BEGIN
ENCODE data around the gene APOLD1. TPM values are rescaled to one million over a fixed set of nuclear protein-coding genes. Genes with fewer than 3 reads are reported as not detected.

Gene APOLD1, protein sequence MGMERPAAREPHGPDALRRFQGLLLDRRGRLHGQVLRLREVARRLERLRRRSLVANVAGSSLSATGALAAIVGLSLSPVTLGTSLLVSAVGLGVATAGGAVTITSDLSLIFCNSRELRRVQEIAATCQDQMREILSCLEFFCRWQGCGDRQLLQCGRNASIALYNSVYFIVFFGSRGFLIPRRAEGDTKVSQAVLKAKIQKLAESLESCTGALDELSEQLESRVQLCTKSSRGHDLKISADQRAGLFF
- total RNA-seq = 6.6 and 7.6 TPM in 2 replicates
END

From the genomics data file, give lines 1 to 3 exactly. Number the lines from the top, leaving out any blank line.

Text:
ENCODE data around the gene APOLD1. TPM values are rescaled to one million over a fixed set of nuclear protein-coding genes. Genes with fewer than 3 reads are reported as not detected.

Gene APOLD1, protein sequence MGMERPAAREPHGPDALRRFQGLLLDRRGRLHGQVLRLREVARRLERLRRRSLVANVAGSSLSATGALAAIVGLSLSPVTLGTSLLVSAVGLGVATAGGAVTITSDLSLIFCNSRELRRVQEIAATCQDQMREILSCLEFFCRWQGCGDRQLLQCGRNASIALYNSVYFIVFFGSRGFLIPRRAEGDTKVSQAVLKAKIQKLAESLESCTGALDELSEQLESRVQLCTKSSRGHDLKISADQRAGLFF
- total RNA-seq = 6.6 and 7.6 TPM in 2 replicates